Several chemistries developed after the TaqMan probes flaunt a hairpin loop structure. Molecular beacons2, first developed at the Public Health Research Institute (PHRI) in Newark, New Jersey, consist of a single-stranded loop complementary to the target template and a double-stranded stem, about six bases in length, with a fluorophore at one end and a quencher at the other end. When the probe is in a hairpin configuration, the fluorophore and quencher are in close proximity. But the probes are designed in such a way that they will bind to the amplicon at a specified temperature—because the probe-target duplex is thermodynamically more stable than the hairpin structure. Upon binding, the stem comes apart and the fluorophore and quencher are separated, giving off fluorescence. “These probes are very flexible and can be used for any existing PCR application and machine,” says Salvatore Marras, one of the developers of this technology.
Because the stem structure does not participate in the hybridization reaction itself, its length can be adjusted to add specificity to the probe. “Once you have the desired target you can optimize the primers and hybridization temperature to create the most optimal thermal cycle conditions for the PCR, and then adjust the structure of the molecular beacons so that they will only hybridize to the amplicon at that temperature,” says Marras.
Unlike with TaqMan probes, the fluorescence produced at each amplification cycle is reversible, as the probe is not destroyed, resulting in a lower overall background.
“You can use six or seven different molecular beacons in the same tube because of the low background,” says Marras, whose group has also designed assays that can identify 15 different targets in one tube. “In one assay a particular target will be detected as a combination of two fluorophores. If you use a machine that can detect six colors, you could use 15 pairs of molecular beacons—each pair specific for one target but labeled with a combination of two different fluorophores—in the same tube and look for different signatures,” says Marras.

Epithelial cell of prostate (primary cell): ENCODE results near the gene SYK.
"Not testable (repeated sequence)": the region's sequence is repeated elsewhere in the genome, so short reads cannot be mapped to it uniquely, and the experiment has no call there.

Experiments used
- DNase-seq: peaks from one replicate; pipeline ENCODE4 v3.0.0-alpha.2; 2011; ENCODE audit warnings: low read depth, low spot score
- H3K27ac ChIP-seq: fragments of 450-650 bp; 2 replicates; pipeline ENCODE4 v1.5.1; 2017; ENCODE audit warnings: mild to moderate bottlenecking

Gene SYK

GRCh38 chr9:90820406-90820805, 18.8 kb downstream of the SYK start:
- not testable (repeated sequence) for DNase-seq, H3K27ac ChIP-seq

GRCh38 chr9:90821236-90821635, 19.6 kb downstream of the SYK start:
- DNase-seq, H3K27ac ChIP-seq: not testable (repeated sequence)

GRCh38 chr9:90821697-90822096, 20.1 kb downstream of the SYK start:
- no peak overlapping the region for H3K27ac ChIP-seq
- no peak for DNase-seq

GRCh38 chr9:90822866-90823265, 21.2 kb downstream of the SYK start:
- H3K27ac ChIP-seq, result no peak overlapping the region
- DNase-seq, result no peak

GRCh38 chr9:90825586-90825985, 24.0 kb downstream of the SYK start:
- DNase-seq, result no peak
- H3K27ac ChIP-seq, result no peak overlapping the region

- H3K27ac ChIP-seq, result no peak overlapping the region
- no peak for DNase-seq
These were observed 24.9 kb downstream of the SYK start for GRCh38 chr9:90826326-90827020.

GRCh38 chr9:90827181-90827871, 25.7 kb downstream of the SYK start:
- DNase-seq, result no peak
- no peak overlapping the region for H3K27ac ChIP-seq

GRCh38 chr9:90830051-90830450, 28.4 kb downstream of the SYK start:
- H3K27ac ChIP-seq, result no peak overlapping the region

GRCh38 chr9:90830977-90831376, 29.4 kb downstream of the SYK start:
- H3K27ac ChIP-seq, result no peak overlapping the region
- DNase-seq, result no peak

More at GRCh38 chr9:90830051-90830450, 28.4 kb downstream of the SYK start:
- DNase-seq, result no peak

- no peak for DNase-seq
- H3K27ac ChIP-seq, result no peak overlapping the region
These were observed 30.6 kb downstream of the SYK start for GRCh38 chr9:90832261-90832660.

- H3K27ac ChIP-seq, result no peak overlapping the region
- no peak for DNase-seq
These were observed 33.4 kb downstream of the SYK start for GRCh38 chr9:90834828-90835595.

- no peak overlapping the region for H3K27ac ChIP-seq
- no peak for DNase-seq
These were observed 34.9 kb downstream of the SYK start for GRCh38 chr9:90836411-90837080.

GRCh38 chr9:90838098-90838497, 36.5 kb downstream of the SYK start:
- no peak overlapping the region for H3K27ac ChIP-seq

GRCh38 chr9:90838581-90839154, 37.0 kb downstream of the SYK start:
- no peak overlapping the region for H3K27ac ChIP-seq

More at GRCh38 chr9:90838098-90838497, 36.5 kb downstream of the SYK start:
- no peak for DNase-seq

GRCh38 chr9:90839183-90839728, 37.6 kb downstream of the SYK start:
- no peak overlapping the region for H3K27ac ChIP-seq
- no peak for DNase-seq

Marras has also used molecular beacons synthesized using 2′-O-methyl RNA, which are nuclease resistant and have higher affinity for RNA, to measure the formation of RNA transcripts in a test tube3. “We wanted to study inhibitors of RNA polymerase, many of which are antibacterial drugs currently on the market,” says Marras. “We designed molecular beacons to bind to transcripts that are formed when an RNA polymerase transcribes from an artificial DNA template. The system allows us to follow transcription in real time. We could potentially screen through thousands of inhibitors and look not only at the level of inhibition but also at the kinetics.”
Another chemistry that uses hairpin structure is that of Scorpions, first developed by David Whitcombe at DxS4. Unlike beacons, Scorpions are PCR primer and probe in one. They consist of a primer that has a 5′ stem-loop tail with a fluorophore and a quencher in close proximity. This 'tail' will hybridize to the extension product of the primer, thereby releasing a fluorescent signal. “For TaqMan and molecular beacons, the target and probe have to collide to have a signal, but with Scorpions you have everything on the same molecule,” says Stephen Little, DxS CEO.